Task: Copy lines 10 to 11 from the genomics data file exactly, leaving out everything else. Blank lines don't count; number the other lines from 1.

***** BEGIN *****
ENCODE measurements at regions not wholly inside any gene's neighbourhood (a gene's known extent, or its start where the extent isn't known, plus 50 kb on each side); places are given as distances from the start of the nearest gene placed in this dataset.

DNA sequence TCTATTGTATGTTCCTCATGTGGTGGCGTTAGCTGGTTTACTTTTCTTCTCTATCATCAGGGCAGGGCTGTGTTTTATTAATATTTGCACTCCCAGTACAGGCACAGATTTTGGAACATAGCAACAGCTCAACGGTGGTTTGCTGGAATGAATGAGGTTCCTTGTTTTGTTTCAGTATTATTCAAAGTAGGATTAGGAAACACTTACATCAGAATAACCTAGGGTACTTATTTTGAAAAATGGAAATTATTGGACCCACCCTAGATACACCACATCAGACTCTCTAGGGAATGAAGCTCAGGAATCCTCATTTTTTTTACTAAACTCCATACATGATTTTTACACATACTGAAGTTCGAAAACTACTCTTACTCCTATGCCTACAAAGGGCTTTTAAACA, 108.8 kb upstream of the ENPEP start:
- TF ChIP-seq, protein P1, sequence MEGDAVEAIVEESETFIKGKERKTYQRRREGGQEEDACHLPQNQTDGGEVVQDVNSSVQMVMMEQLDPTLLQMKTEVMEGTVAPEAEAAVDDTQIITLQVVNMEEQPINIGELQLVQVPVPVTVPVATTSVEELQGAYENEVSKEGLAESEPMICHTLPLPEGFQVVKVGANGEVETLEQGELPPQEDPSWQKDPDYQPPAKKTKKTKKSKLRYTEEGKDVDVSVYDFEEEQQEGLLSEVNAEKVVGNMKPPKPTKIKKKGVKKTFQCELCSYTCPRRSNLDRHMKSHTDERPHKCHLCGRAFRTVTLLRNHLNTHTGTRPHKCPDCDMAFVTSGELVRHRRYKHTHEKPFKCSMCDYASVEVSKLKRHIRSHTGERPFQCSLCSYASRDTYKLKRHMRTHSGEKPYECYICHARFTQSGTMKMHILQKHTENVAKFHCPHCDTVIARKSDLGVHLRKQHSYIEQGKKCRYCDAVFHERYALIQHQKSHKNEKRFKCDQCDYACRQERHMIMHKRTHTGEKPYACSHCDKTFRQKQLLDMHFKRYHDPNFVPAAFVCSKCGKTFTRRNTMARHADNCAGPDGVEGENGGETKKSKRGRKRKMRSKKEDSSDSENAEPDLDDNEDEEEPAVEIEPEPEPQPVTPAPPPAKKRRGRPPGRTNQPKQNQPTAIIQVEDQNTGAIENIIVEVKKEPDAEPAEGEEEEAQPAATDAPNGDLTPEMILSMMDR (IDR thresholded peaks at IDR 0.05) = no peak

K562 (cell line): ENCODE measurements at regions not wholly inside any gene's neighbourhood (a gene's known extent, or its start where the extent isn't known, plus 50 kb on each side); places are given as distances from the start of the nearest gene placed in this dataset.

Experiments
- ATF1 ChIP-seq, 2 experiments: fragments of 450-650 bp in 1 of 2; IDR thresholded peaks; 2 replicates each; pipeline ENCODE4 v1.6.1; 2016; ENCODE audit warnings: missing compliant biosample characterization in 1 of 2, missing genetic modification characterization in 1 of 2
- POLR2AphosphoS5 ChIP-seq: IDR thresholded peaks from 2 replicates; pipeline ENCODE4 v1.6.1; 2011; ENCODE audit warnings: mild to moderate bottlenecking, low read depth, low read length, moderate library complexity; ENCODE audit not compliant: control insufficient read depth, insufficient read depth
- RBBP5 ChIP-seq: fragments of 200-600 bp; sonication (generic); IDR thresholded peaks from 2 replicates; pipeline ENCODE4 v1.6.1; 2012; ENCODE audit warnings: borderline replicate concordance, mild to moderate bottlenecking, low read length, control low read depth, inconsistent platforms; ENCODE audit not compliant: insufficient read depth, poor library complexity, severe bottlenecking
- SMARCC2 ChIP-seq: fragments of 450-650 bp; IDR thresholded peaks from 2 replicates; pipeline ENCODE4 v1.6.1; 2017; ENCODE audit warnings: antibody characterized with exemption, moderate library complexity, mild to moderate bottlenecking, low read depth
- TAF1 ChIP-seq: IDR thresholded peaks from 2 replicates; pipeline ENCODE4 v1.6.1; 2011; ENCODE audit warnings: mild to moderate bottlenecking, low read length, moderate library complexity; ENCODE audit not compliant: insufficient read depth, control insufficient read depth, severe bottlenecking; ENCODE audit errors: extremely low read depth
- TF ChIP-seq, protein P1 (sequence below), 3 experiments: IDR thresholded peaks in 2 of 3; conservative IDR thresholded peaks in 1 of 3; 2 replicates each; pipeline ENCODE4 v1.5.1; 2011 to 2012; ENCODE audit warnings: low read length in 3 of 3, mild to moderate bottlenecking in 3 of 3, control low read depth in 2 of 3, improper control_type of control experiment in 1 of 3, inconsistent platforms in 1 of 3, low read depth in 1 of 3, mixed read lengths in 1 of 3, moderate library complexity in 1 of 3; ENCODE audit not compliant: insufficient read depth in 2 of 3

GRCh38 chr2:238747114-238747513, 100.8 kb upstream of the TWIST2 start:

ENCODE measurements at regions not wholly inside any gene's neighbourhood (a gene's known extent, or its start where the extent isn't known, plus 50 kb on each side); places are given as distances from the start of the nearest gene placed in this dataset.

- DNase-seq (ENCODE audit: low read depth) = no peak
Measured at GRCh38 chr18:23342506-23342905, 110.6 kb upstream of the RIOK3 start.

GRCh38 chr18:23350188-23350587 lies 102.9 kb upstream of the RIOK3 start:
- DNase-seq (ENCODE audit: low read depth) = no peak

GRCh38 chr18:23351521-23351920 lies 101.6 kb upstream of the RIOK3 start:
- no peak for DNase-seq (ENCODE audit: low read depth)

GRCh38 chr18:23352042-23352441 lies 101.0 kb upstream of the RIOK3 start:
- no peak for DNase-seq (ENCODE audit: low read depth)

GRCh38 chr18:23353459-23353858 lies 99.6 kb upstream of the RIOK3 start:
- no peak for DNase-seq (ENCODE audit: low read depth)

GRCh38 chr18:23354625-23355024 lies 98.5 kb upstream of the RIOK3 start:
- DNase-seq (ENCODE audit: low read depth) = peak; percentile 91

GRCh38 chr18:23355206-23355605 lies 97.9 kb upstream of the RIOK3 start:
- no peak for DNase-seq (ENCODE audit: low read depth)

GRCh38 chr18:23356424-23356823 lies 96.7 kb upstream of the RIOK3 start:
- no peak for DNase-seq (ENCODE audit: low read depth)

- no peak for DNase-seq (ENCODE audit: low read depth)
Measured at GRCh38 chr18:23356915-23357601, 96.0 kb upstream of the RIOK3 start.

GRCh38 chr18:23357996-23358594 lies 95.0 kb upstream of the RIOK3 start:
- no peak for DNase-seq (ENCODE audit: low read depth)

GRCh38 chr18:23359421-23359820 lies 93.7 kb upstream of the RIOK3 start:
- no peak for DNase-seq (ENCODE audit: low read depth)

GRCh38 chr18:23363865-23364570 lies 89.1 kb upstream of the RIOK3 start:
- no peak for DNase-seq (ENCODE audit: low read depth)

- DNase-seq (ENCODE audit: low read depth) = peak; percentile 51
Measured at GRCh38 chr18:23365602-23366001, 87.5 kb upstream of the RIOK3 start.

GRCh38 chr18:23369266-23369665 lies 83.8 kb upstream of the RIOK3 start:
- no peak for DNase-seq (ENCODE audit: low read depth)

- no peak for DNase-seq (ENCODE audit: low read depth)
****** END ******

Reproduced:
- TAF1 ChIP-seq: IDR thresholded peaks from 2 replicates; pipeline ENCODE4 v1.6.1; 2011; ENCODE audit warnings: mild to moderate bottlenecking, low read length, moderate library complexity; ENCODE audit not compliant: insufficient read depth, control insufficient read depth, severe bottlenecking; ENCODE audit errors: extremely low read depth
- TF ChIP-seq, protein P1 (sequence below), 3 experiments: IDR thresholded peaks in 2 of 3; conservative IDR thresholded peaks in 1 of 3; 2 replicates each; pipeline ENCODE4 v1.5.1; 2011 to 2012; ENCODE audit warnings: low read length in 3 of 3, mild to moderate bottlenecking in 3 of 3, control low read depth in 2 of 3, improper control_type of control experiment in 1 of 3, inconsistent platforms in 1 of 3, low read depth in 1 of 3, mixed read lengths in 1 of 3, moderate library complexity in 1 of 3; ENCODE audit not compliant: insufficient read depth in 2 of 3